Skip to main content

Verified by Psychology Today


5 Subtle and Not-So-Subtle Signs of an Unhappy Person

Some signs of unhappiness are less obvious than others.

Key points

  • Individuals who have grown unhappy may not realize they've crossed the invisible line of general unhappiness.
  • Well-being depends on several key components, including trust and a positive attitude.
  • Not having a sense of awe is one of the most overlooked components of general unhappiness.

While there are clear and obvious signs that a person is generally unhappy, many signs are a bit more subtle. Not all individuals who have reached a point of general unhappiness in life will have the awareness or willingness to say to others "I'm really unhappy" or "I hate my life." When a person is unhappy, they have often crossed the invisible line between generally content in life and generally unhappy. Because feelings are subjective and often confusing (even to oneself), individuals who have grown unhappy often may not even realize that they've crossed that line and become unhappy overall.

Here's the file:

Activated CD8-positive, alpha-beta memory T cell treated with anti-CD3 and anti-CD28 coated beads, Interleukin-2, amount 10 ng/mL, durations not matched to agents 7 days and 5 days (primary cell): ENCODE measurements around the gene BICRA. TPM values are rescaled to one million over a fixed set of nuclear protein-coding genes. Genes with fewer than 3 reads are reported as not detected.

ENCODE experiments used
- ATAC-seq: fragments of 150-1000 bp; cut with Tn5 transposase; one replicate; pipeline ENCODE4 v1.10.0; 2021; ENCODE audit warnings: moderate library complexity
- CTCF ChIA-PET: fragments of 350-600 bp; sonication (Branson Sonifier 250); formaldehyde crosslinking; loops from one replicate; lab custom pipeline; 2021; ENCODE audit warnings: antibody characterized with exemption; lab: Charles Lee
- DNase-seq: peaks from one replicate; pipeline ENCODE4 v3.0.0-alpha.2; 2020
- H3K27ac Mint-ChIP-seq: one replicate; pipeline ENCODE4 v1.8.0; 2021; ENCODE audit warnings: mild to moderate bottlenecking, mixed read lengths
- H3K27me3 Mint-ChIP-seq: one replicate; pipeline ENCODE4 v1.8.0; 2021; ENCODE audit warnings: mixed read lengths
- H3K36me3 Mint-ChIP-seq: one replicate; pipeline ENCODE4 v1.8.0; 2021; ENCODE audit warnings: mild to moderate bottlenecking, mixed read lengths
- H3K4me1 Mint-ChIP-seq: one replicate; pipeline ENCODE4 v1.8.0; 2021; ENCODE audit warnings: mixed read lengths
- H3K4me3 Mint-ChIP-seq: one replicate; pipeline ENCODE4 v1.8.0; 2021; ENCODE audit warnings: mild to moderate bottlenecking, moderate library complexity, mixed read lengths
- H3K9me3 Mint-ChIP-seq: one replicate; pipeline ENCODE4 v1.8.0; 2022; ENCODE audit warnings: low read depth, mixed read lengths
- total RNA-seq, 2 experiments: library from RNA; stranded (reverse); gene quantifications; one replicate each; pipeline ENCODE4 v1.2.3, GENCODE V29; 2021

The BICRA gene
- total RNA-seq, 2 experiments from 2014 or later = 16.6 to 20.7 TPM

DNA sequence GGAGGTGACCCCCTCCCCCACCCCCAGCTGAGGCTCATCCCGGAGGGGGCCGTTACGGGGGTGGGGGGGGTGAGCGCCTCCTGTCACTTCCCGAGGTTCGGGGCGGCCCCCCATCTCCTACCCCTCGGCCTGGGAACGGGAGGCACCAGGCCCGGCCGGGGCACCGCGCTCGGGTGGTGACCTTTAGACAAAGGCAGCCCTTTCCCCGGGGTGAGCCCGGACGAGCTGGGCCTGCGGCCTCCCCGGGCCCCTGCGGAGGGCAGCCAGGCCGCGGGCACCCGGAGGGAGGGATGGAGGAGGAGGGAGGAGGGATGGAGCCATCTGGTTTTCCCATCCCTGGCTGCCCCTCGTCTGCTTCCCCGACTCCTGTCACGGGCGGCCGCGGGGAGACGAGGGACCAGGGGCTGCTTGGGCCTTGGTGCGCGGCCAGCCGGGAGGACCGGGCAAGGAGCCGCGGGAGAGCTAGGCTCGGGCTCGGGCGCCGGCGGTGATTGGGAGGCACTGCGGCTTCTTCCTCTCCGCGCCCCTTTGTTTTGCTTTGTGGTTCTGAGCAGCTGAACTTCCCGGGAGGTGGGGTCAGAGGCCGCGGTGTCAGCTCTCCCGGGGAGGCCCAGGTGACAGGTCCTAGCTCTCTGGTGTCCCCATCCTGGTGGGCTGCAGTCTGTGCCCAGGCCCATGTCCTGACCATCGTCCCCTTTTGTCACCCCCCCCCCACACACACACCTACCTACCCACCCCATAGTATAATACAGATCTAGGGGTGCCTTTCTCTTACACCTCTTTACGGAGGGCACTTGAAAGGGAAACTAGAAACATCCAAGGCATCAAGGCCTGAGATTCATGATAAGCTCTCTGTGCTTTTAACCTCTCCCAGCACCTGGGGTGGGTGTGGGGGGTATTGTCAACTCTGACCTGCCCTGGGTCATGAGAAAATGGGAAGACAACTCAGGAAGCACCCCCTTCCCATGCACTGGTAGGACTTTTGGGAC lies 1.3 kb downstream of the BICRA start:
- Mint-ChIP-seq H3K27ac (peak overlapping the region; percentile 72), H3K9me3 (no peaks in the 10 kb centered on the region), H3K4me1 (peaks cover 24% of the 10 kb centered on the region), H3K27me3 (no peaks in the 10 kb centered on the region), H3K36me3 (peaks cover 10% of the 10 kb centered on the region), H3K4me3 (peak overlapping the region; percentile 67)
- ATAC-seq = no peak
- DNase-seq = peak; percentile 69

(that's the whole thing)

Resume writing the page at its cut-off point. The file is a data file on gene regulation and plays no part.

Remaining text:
Consider the behaviors below that often correlate with general life unhappiness and ask yourself whether any of these apply to you or someone with whom you live in proximity, whether at home, work, or in your social circle.

Quickness to criticize others